Coffee House Discussions generates strategies to support immigrants in SOMA

This slideshow requires JavaScript.

SOUTH ORANGE, NJ — On the evening of Wednesday, March 8, the Community Coalition on Race gathered nearly 50 residents from South Orange-Maplewood and surrounding towns as far as Madison to discuss immigration and how it is impacting the two towns. The event was held at Beth El in South Orange.

At the beginning of the evening, CCR Executive Director Nancy Gagnier noted that after hearing the president’s executive order against Muslims from the identified seven countries coming into this country, the Coalition first and foremost wanted to express the commitment to stand with its sisters and brothers within the community who seek a haven in the United States. After the recent demographic study conducted by the Coalition revealed that 23 percent of adult residents in SOMA are foreign-born and 41 percent are people of color, the Coalition wanted to consider what that means for its inclusion mission.

Immigration lawyer and Maplewood resident Ian Grodman gave attendees an inside look into the day-to-day issues that undocumented immigrants face. According to the CCR, there are 11 million undocumented immigrants living in America — that is one out of every 30 people. More than half of them have now been here for 10 years or more. Contrary to popular belief, there is not a sudden surge at the border of people coming into the United States and gaining citizenship in the United States is one of the hardest things to do as it is based on familial relations. According to the CCR, 61 percent of these immigrants are based in 20 metropolitan areas in the United States, the majority living in suburbs like Essex county. Through multiple true stories of the trials and tribulations of anonymous undocumented immigrants with whom he works, Grodman painted a picture of what it is like to work here for decades while living in fear that any day you could be sent home.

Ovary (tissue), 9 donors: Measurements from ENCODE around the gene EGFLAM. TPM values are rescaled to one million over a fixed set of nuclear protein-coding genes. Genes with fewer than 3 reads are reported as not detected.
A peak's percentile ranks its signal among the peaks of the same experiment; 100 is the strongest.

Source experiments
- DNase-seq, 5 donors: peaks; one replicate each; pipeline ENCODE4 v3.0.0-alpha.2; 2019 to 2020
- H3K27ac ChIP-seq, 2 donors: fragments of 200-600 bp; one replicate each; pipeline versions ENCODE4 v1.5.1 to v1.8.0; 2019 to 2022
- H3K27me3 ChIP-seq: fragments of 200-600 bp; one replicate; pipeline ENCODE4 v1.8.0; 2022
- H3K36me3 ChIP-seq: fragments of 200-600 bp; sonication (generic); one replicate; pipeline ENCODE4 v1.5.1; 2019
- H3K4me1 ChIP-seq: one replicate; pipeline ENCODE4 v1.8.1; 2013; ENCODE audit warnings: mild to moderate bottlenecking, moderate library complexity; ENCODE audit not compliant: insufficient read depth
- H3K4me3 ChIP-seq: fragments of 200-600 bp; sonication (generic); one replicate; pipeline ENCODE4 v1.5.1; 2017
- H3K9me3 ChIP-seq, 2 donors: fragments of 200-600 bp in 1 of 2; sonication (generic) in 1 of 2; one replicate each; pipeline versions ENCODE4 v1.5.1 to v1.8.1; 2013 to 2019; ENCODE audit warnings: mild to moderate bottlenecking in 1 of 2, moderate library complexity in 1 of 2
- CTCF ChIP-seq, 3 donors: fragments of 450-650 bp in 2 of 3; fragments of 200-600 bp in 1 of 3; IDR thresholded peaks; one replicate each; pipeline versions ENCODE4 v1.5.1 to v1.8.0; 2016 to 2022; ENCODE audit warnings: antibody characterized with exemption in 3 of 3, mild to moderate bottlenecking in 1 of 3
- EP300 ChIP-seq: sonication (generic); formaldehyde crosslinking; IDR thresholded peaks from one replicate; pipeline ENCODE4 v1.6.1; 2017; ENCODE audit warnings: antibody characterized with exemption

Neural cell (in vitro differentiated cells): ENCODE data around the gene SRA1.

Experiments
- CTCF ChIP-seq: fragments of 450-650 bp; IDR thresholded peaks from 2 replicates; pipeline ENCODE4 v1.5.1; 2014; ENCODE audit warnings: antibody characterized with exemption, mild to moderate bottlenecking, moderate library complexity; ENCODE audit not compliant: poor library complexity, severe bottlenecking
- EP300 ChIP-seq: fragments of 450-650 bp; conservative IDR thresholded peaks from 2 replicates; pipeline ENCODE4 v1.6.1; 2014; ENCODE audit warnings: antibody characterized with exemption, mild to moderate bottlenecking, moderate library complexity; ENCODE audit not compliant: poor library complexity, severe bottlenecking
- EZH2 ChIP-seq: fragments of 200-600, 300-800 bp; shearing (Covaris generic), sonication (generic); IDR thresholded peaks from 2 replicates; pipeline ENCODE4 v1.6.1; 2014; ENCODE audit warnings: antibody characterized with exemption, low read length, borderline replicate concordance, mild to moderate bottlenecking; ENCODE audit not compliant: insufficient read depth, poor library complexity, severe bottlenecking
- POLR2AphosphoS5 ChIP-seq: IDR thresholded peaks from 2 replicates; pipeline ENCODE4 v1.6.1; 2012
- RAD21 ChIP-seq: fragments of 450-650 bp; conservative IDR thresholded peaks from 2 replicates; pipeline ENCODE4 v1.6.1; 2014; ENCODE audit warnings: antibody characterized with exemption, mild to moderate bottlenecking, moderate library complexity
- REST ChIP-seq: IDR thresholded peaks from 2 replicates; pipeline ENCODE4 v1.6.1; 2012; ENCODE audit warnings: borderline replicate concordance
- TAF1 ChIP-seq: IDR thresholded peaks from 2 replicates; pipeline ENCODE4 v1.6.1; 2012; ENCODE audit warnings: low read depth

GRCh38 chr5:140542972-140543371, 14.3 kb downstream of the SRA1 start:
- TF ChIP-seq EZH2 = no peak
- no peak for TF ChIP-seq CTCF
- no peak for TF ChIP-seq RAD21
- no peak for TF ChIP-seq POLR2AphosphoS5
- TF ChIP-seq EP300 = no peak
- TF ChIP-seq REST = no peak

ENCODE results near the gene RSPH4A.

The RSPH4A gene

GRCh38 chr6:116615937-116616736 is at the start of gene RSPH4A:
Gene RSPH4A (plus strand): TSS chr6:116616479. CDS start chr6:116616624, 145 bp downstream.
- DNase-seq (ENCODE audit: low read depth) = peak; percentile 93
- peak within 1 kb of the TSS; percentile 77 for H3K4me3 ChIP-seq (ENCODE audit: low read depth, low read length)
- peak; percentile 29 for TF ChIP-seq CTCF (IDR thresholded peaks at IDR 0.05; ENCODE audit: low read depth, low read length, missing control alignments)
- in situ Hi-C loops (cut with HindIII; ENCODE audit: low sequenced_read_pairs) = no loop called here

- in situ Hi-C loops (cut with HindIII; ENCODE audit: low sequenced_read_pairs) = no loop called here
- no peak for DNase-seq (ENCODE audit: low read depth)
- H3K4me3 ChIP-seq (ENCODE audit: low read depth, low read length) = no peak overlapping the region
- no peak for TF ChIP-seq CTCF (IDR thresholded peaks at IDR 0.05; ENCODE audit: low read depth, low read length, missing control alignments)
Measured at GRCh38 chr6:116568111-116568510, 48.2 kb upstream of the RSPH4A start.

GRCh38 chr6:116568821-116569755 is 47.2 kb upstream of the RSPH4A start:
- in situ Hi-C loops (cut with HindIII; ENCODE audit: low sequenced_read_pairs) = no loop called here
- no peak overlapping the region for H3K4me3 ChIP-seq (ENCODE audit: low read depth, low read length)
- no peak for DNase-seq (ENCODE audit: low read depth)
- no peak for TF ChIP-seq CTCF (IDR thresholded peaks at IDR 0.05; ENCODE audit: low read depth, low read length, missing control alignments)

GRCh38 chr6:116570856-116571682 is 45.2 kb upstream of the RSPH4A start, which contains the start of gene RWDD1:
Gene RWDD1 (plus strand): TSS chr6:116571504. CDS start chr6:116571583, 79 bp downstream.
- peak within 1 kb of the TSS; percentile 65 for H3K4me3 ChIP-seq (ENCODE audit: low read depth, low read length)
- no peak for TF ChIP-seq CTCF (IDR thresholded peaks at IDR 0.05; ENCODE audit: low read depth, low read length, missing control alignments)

During the event, each of the five tables were tasked with coming up with strategies to support undocumented immigrants in the two towns. During the table discussions, groups discussed the plight of the immigrant that is perpetuated by many Americans not understanding the system and its effects on society. Some of the strategies included: speaking to known undocumented neighbors to offer kind words of support; sharing resource information, such as from the American Civil Liberties Union; proactively engaging in conversations with naysayers to broaden their knowledge of the situation; and petitioning to have Essex County become a “sanctuary county.”

To close, CCR Program Director Audrey Rowe reminded attendees that their participation that night impacts how the community will continue to find ways to support and welcome immigrants.

COMMENTS